Sunday, 18 December 2011

Timing is everything

Last week the DCMS committee received a letter from Linklaters including the transcript of That Email, which James Murdoch claims not to have read. The letter says that firm "recently became aware" of the email.

Notably this came after Linklaters had sent a letter to the committee on 1st December stating:
The MSC [News Corp's Management and Standards Committee] can confirm that it has reviewed all available documents likely to be relevant to Mr Myler’s request and is satisfied that none throw any further light on the events of May and June 2008.
On a sympathetic reading, having told the DCMS committee that there was no evidence relating to those crucial days in the summer of 2008, the MSC then stumbled upon this email (or, perhaps, was shown it by the police - see below). The email in question is rather relevant, as it suggests James Murdoch was made aware of the implications of the Taylor case (and, of course, he claims he didn't read all of the email).

The thing is, over a month ago, on 12th November, the Daily Mail ran a story saying that the police had discovered some "bombshell" emails that could be trouble for James Murdoch (they actually said that the police might want to question him). And on the evening of November 12th ex-Times editor Andrew Neil tweeted that a source close to Murdoch Snr had told him that they were indeed bad news for Murdoch Jnr.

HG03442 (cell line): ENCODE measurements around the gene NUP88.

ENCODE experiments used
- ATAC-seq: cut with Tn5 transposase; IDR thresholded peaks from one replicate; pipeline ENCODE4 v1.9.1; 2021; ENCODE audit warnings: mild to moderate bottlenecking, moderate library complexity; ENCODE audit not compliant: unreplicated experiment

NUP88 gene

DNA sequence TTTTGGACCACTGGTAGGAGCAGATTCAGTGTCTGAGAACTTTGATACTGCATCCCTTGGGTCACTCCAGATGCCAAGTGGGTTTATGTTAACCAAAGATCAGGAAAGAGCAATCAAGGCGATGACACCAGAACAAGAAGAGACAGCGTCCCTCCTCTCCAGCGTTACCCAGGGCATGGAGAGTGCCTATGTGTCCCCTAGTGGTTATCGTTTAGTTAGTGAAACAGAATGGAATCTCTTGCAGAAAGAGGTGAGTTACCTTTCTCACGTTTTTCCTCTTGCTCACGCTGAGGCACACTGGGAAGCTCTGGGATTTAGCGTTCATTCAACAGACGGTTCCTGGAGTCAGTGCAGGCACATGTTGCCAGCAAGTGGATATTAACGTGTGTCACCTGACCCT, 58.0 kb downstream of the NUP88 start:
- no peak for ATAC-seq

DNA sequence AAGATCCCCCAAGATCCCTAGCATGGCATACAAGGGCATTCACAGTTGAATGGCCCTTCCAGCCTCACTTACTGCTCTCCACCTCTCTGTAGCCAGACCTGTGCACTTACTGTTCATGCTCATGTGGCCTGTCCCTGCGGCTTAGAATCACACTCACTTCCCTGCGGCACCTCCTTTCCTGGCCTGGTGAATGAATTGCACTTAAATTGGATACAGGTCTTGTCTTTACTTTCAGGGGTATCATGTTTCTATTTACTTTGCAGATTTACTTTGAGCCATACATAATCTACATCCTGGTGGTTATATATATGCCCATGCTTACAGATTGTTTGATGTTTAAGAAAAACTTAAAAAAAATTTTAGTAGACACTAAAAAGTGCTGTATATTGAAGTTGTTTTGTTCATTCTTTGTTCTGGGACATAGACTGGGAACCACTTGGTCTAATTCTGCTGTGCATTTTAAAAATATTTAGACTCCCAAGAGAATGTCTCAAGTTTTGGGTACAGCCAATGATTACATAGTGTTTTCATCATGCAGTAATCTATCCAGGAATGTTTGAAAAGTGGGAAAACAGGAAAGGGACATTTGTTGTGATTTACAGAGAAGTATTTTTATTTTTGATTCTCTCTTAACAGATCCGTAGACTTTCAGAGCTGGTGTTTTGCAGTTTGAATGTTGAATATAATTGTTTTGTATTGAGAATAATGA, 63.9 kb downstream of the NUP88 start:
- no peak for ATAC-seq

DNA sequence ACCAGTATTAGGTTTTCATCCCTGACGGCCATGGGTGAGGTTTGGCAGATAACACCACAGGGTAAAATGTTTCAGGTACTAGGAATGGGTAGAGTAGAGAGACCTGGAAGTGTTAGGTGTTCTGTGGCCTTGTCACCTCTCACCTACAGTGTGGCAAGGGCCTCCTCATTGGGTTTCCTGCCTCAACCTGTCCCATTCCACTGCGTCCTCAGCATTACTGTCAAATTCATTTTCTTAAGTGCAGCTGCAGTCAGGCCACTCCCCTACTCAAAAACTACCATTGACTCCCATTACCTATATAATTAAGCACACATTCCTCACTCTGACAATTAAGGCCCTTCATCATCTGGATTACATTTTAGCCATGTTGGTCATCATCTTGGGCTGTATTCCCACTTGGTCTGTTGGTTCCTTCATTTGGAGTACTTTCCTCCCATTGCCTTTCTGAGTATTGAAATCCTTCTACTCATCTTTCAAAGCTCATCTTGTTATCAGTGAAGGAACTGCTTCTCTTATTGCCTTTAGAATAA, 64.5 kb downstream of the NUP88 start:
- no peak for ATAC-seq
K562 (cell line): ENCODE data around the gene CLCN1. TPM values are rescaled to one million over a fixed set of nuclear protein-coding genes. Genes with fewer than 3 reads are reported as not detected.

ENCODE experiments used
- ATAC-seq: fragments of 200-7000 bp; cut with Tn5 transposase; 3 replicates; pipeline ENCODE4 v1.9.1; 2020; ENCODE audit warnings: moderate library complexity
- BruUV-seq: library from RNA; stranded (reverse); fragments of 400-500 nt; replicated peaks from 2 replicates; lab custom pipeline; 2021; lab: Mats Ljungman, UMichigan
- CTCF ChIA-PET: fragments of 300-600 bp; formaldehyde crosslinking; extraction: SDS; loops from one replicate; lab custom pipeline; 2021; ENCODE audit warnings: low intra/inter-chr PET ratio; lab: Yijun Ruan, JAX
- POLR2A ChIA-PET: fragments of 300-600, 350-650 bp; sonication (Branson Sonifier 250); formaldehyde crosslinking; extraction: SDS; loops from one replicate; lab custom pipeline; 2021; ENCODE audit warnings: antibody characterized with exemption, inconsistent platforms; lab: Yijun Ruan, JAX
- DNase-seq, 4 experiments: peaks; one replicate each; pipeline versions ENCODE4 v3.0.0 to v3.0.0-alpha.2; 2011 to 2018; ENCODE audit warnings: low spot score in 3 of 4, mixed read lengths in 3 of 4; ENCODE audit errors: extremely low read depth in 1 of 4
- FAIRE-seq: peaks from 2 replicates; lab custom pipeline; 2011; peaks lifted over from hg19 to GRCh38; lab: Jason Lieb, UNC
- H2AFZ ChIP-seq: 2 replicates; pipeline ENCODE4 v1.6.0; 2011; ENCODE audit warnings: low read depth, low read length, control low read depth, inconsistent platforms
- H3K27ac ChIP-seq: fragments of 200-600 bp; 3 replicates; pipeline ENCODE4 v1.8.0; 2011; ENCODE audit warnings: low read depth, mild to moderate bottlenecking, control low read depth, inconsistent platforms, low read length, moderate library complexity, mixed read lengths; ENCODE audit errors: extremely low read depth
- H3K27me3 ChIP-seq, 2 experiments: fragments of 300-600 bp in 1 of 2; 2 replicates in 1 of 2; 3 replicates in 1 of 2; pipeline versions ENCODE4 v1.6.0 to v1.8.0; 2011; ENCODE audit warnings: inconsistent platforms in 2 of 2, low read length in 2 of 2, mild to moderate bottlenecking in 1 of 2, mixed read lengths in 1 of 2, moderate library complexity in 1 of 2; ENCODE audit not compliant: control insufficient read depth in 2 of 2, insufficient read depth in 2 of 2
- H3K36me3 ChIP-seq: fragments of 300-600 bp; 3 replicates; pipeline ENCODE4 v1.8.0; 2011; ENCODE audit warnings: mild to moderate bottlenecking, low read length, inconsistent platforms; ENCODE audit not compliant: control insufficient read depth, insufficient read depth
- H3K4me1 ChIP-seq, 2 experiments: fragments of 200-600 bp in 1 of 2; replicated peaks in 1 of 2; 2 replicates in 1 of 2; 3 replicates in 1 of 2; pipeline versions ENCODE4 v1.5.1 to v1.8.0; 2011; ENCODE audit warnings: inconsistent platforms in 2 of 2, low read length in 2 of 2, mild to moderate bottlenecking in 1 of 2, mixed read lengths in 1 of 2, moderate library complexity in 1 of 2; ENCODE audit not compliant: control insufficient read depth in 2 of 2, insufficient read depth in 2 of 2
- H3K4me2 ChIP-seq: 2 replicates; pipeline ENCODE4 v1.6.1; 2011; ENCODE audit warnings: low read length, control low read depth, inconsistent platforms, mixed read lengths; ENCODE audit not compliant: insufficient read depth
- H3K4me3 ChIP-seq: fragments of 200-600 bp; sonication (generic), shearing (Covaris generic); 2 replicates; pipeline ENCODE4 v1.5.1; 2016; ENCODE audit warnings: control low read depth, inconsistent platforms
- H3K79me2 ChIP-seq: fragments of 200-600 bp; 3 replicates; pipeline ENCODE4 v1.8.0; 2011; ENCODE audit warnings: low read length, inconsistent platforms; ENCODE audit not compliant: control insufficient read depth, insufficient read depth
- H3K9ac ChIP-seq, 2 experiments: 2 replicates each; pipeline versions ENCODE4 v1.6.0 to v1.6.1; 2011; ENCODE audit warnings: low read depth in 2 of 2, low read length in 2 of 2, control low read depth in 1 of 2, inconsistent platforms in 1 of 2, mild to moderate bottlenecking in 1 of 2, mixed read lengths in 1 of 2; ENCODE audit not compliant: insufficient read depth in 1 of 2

Brillo Pad's exact words were:
Source close to R Murdoch tells me emails uncovered by police in India (see today's Daily Mail) potentially 'devastating' for James M down.
A source close to Rupe sounds like a News Corp, or ex News Corp, person, and this is someone who is aware back in mid November of "emails" that are "devastating" for James Murdoch. So, unless there are more emails to emerge (which, to state the obvious, would be worse for Murdoch Jnr) it seems reasonable assumption that the transcript disclosed to the DCMS committee last week is one of the "bombshell" emails that the Mail story i November referred to. It's possibly significant that Neil tweeted 'potentially devastating', perhaps indicating the source's view that the evidence could be spun (ie by claiming the email hadn't been read properly).

But the timeline also means that someone close to Murdoch Snr knew about this crucial email a month before it was disclosed to the select committee. Does that mean that Murdoch knew too? More significantly, someone knew about this in mid-November - before shareholders voted on James Murdoch's re-election as BSkyB chair. As I said, the Mail story appeared on 12th November. That was two days after Murdoch Jnr appeared before the DCMS committee. So it is even possible that someone knew about this email before he gave evidence.

There are some big issues lurking here that deserve exploration. In terms of News Corp's internal governance, how is a source close to Rupert Murdoch able to take a view on these emails more than a month before the company's own internal investigation seems to have become aware of them? When did the MSC know? Who knew before then? Was this information known by News Corp before the BSkyB AGM, and if so was it communicated to the board?

Someone, somewhere knew a lot earlier, and they may have allowed BSkyB shareholders to take a crucial voting decision without letting them have access to significant new information. Securities litigation people could have a field day here.

1 comment:

Charles said...


Now Andrew Neil.